The 50th anniversary of the 1966 World Cup Final played at Wembley has produced misty-eyed memories for a number of us old enough to recall that certain football match between the then West Germany and England. Soccer legend Bobby Moore and his men lifted the golden Jules Rimet trophy earning each England player a £1,000 bonus; that was a huge amount of money for players whose average wage in English football all those years ago was £44 per week.
Today's England captain, Wayne Rooney, is paid around £260,000 a week by his club Manchester United and he also rakes in around a million pounds a year for wearing a certain brand of boot on the pitch. The sporting elite of today bear little or no resemblance to the England heroes of 1966, who would probably have gone on to the Wembley pitch for the World Cup Final simply for the honour of it all.
In that, Sir Alf Ramsey's squad in 1966 was probably no different in their passion and love of the game to the young Palestinian men selected to play for the Shabab Khan Younis team. The Palestinians were probably not aware that their own cup final was scheduled to be played on the 50th anniversary of the England World Cup victory, but I guarantee that every single one of them was determined to be a winner purely for the glory involved.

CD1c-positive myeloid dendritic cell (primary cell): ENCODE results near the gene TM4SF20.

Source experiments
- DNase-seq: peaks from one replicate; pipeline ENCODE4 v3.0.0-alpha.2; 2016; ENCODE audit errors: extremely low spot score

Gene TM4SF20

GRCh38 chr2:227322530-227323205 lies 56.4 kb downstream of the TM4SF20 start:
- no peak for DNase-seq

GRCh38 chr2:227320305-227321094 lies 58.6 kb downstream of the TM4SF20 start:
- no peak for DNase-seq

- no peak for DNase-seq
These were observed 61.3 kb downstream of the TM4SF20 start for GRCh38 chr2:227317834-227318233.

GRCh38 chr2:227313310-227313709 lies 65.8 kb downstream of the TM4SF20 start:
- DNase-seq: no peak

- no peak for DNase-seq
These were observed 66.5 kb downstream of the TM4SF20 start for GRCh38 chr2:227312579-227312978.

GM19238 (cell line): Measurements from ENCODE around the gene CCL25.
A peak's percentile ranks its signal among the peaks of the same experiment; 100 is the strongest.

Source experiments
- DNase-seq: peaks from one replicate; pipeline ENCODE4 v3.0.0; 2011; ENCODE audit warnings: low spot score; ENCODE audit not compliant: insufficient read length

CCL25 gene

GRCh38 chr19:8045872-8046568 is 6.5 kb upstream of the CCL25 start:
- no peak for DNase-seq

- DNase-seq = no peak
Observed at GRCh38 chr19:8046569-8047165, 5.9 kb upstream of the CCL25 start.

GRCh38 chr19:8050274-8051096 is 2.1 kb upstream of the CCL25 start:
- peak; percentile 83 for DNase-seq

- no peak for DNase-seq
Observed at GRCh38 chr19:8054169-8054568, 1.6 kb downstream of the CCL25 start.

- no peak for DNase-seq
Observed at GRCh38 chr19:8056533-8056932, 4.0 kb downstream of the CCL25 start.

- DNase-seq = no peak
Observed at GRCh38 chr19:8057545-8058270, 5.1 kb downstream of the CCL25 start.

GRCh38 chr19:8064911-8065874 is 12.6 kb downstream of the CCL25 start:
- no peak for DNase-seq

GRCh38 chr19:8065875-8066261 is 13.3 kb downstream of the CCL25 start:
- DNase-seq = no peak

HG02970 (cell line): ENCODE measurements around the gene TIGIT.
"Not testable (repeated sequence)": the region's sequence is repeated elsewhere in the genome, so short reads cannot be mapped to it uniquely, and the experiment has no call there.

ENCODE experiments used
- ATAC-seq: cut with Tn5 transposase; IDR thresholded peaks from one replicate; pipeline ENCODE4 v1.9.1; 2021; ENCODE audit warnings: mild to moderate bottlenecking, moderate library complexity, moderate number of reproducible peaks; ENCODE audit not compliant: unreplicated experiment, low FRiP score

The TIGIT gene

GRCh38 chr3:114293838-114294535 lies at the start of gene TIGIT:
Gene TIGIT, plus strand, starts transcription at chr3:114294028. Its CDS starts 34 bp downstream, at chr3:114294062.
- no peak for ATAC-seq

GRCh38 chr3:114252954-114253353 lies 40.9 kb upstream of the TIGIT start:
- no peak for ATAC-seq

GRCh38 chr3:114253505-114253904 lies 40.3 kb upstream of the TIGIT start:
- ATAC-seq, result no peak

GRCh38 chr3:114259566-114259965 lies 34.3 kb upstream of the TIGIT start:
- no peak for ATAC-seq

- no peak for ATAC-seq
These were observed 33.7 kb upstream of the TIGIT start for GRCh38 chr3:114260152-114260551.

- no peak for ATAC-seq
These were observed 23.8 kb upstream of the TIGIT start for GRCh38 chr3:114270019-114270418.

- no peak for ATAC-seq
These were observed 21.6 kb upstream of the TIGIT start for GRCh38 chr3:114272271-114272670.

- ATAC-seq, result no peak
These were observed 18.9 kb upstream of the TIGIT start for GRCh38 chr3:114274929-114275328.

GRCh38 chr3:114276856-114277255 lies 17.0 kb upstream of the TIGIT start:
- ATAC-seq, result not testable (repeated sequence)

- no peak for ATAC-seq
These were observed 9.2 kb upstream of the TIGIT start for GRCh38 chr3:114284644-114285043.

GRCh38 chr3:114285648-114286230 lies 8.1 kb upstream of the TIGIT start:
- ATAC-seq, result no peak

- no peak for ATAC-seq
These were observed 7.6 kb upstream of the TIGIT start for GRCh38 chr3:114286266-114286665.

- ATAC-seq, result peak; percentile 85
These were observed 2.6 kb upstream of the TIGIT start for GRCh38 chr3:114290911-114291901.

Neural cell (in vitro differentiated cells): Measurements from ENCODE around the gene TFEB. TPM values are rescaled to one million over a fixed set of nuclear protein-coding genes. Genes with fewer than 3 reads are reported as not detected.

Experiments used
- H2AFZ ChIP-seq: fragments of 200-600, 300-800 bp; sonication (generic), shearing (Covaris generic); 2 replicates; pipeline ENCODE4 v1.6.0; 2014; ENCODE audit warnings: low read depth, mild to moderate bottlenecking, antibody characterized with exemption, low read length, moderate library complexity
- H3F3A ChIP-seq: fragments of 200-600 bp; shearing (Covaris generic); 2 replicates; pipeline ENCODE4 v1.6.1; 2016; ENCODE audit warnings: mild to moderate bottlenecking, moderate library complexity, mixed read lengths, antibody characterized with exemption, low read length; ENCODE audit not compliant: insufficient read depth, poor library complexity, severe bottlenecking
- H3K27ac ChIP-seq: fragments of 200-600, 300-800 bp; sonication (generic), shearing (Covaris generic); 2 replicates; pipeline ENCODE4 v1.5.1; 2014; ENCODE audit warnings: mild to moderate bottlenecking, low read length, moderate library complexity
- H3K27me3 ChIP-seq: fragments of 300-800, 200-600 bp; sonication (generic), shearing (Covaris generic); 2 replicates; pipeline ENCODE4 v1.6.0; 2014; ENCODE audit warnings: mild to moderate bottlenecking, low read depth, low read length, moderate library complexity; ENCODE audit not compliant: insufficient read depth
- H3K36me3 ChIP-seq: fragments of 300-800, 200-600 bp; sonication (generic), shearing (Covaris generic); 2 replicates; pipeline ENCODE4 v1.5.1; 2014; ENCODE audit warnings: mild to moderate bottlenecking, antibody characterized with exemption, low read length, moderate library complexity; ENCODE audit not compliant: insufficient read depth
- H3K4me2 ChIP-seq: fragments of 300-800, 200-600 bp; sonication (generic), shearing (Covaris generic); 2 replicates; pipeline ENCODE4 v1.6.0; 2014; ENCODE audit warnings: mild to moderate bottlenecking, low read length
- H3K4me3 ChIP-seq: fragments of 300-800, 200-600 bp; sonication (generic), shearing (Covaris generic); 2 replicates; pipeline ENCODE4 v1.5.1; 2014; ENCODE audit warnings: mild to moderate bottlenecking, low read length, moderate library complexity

However, it was not to be. The Palestine Cup Final was cancelled by the Palestinian Football Association after Israel scuppered their chances of fielding a full team by barring a number of Gazan players from crossing a checkpoint to reach the West Bank town of Hebron, where the game was scheduled to be played.
PFA head Jibril Rajoub informed FIFA and asked the sport's world governing body to intervene so that all eight players and professional staff could be granted free passage to the West Bank. Unless all the players are allowed to participate the game will be cancelled permanently, he warned, after the Israeli authorities would only allow 10 players through. Six of their teammates — including the goalkeeper — as well as a coach and the team's spokesperson were barred from leaving Gaza.
Not content with wrecking the cup final, the occupying military forces also humiliated the Palestinian players from Gaza as they waited at the Erez Border Crossing to get into Israel. The PFA says that this is nothing new; Palestinian players are often delayed at checkpoints while attempting to travel from Gaza to the West Bank.
The game between Hebron-based Ahly Al-Khalil and Gaza's Shabab Khan Younis was an important match; the Palestine Cup Final. Imagine if any authority or border force prevented an international squad from travelling to a final; it is inconceivable, and the outrage would reverberate around the world.
"This behaviour is embarrassing," Ragoub told journalists. "The players arrived at the checkpoint and were forced to wait 12 hours and to undergo interrogations and checks that have no relationship to security. I heard that they were asked about their neighbours and about all kinds of things in Gaza that have no connection to security."
The PFA official believes that the humiliating procedure was designed to "wear them down for hours upon hours in the burning heat, and in the end to allow only part of the team to pass the checkpoint and reach Hebron."